Near the water’s edge
“Children instinctively choose to build near the water’s edge knowing that the water to sand ratio is vital, and I believe that they also know that at the end of the exercise their hard work will be reclaimed by the incoming tide. Even very young children know that they cannot take their creation home – I have never seen a child having a temper tantrum because it has to stay there…” — Niki Buchan
Recently I was chatting via Skype with a few of my fellow bloggers, and one of the things we talked about is how children’s play is their work; the way they learn about the world, and about life. For a child, play has much to teach.
At the beach, perhaps we too can learn from watching children building their sandcastles. As Buchan points out, they must find just the right mixture of sand and water to allow shaping a structure strong enough to stand firm until they complete their project. This often involves a good bit of trial and error. They labor with focused attention to produce something that likely will be gone by the end of the day, a work of art neither they nor anyone else will ever own. Clearly, the process is what they value more than the product.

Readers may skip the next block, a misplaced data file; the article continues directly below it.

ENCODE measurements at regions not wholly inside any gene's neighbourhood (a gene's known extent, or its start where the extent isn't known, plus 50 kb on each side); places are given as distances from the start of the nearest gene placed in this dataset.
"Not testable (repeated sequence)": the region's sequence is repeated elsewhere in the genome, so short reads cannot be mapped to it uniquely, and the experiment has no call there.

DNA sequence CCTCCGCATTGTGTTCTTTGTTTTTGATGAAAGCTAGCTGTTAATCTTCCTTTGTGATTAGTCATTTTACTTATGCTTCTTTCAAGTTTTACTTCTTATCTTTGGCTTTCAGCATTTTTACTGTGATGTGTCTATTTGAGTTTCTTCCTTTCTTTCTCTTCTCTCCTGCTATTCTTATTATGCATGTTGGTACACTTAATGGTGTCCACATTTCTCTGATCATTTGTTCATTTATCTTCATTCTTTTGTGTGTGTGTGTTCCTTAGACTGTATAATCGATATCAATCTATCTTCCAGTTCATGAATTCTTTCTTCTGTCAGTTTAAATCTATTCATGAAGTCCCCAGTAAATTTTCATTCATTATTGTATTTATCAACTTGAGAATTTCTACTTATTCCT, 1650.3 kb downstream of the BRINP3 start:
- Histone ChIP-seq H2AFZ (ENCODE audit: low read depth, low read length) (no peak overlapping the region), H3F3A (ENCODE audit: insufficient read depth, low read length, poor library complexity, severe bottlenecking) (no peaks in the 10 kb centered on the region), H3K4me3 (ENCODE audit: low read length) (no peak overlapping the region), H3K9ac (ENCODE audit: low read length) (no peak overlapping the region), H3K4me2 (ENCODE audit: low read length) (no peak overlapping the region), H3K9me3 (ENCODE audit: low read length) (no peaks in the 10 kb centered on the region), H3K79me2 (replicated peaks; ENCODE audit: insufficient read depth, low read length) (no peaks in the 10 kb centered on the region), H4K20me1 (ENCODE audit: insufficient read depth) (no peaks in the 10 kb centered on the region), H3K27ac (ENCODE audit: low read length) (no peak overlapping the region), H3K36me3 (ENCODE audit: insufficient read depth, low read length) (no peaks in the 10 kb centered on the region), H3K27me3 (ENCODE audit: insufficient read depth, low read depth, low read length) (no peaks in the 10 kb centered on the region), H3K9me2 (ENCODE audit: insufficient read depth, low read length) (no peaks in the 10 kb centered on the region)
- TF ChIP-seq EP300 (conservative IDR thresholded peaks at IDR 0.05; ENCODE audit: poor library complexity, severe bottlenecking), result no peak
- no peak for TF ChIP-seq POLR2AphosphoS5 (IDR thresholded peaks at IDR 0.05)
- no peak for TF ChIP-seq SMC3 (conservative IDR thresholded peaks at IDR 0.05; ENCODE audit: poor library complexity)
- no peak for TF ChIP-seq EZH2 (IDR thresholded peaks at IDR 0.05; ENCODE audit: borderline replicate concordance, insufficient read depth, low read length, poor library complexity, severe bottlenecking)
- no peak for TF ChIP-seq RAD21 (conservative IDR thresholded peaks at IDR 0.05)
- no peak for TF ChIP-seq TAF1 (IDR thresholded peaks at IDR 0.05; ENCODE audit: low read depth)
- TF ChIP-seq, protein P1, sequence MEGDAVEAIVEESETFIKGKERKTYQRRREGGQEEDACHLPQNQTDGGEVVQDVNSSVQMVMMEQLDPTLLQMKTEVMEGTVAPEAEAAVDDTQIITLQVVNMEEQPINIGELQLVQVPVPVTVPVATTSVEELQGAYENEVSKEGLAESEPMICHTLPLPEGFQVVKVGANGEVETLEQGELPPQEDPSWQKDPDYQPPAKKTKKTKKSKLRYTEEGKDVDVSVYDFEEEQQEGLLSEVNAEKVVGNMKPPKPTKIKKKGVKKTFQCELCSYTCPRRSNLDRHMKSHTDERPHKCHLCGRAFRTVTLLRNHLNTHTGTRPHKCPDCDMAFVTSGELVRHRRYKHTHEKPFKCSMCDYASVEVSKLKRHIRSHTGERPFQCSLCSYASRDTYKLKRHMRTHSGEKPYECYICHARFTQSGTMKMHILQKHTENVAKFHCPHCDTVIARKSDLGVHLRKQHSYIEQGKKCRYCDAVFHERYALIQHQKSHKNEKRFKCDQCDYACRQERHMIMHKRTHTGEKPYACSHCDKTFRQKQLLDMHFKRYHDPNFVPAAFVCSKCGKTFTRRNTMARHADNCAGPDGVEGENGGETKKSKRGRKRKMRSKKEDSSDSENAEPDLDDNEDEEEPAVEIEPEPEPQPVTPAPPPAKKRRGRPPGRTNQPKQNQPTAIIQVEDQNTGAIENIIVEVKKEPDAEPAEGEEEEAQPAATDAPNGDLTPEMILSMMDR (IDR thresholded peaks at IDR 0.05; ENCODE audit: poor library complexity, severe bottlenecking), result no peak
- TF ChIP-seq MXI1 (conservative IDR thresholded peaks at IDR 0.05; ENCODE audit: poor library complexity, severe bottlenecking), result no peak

Balancing elements, working for the joy of it, then letting go without sadness or regret…a lot to learn in an afternoon spent at play. I hope we can channel some of these same lessons as we go about the tasks that make up our days.
One year ago today:
- Posted in: Uncategorized
- Tagged: beach, children, learning, oceans, play, rivers, sand, sandcastles, seashore
Your posted photo brought a smile to my face this morning. I jogged a memory of a particular visit to Cannon Beach along the Oregon coast. I took a photograph of a little boy and his mom making repeated trips between their beach house and the spot on the beach where the tide washed the waves onto it. The little boy was pulling a tiny red wagon, loaded with sand from that beach house. When the two of them reached the water’s edge the little boy dumped his load of sand with great effort on his part, squatting down to lift one end of the wagon with all his might. He had completed his task, replenishing the ocean with his load of sand. The then looked up at his mom with a satisfied grin on his face and grabbed her hand. It was time to return to their home for another load. 🙂
Bob, thanks for sharing that sweet story! I will think of that boy the next time I feel like Sisyphus. I just wrote a post today about repetitive tasks that can wear us down. That boy obviously found joy in what he was doing, and I’m sure his Mom enjoyed his joy, as did you – proof that a good attitude has multiple benefits!
Kids don’t know how to get bored. Ask any mom & dad how their kids ask for the same book, the same movie, the same story be told over & over. They delight in the simplest things, like the wrapping used for their Christmas gift instead of the gift itself. Kids are blessed to come out of the box innocent, unafraid and with a smile on their faces.